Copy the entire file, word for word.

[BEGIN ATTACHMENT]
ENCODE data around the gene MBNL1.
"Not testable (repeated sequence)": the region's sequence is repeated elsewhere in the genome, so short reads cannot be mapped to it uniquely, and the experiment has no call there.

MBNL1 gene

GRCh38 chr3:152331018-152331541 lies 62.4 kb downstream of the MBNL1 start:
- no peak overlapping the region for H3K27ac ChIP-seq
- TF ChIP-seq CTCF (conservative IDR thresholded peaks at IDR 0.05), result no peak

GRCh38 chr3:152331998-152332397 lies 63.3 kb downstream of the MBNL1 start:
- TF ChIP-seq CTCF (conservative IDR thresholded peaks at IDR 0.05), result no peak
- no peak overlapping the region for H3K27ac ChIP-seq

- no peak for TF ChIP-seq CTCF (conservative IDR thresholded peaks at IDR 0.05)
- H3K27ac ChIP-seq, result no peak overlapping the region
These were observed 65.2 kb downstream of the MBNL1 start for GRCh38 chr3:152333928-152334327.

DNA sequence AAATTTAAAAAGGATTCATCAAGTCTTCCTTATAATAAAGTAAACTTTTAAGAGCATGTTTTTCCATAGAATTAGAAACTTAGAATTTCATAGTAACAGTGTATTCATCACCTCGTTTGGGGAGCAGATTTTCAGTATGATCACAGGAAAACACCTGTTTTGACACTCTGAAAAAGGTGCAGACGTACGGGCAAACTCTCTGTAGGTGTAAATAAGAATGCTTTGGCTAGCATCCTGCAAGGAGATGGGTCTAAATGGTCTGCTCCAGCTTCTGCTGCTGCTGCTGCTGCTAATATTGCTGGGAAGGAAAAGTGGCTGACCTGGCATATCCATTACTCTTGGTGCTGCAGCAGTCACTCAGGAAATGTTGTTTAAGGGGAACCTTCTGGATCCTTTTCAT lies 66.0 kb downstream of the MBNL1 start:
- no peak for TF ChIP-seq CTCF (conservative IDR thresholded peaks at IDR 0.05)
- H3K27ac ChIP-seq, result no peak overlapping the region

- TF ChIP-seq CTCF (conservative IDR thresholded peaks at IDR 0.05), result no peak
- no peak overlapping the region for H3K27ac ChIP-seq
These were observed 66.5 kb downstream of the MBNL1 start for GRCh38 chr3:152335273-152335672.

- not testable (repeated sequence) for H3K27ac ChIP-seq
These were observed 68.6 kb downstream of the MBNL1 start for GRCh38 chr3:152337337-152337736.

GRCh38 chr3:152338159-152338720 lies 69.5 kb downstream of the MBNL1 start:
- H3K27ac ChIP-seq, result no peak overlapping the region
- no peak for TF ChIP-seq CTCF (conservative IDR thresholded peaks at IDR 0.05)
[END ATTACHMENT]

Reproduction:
ENCODE data around the gene MBNL1.
"Not testable (repeated sequence)": the region's sequence is repeated elsewhere in the genome, so short reads cannot be mapped to it uniquely, and the experiment has no call there.

MBNL1 gene

GRCh38 chr3:152331018-152331541 lies 62.4 kb downstream of the MBNL1 start:
- no peak overlapping the region for H3K27ac ChIP-seq
- TF ChIP-seq CTCF (conservative IDR thresholded peaks at IDR 0.05), result no peak

GRCh38 chr3:152331998-152332397 lies 63.3 kb downstream of the MBNL1 start:
- TF ChIP-seq CTCF (conservative IDR thresholded peaks at IDR 0.05), result no peak
- no peak overlapping the region for H3K27ac ChIP-seq

- no peak for TF ChIP-seq CTCF (conservative IDR thresholded peaks at IDR 0.05)
- H3K27ac ChIP-seq, result no peak overlapping the region
These were observed 65.2 kb downstream of the MBNL1 start for GRCh38 chr3:152333928-152334327.

DNA sequence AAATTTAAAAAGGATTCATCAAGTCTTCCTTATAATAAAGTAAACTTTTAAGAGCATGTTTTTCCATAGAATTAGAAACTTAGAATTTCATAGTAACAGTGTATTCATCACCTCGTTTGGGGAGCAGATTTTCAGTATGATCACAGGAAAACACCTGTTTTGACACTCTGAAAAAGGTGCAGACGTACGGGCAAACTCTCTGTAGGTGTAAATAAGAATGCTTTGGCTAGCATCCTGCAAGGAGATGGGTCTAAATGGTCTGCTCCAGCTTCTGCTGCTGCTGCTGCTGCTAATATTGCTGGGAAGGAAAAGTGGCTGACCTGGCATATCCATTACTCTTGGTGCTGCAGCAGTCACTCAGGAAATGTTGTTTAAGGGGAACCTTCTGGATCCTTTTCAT lies 66.0 kb downstream of the MBNL1 start:
- no peak for TF ChIP-seq CTCF (conservative IDR thresholded peaks at IDR 0.05)
- H3K27ac ChIP-seq, result no peak overlapping the region

- TF ChIP-seq CTCF (conservative IDR thresholded peaks at IDR 0.05), result no peak
- no peak overlapping the region for H3K27ac ChIP-seq
These were observed 66.5 kb downstream of the MBNL1 start for GRCh38 chr3:152335273-152335672.

- not testable (repeated sequence) for H3K27ac ChIP-seq
These were observed 68.6 kb downstream of the MBNL1 start for GRCh38 chr3:152337337-152337736.

GRCh38 chr3:152338159-152338720 lies 69.5 kb downstream of the MBNL1 start:
- H3K27ac ChIP-seq, result no peak overlapping the region
- no peak for TF ChIP-seq CTCF (conservative IDR thresholded peaks at IDR 0.05)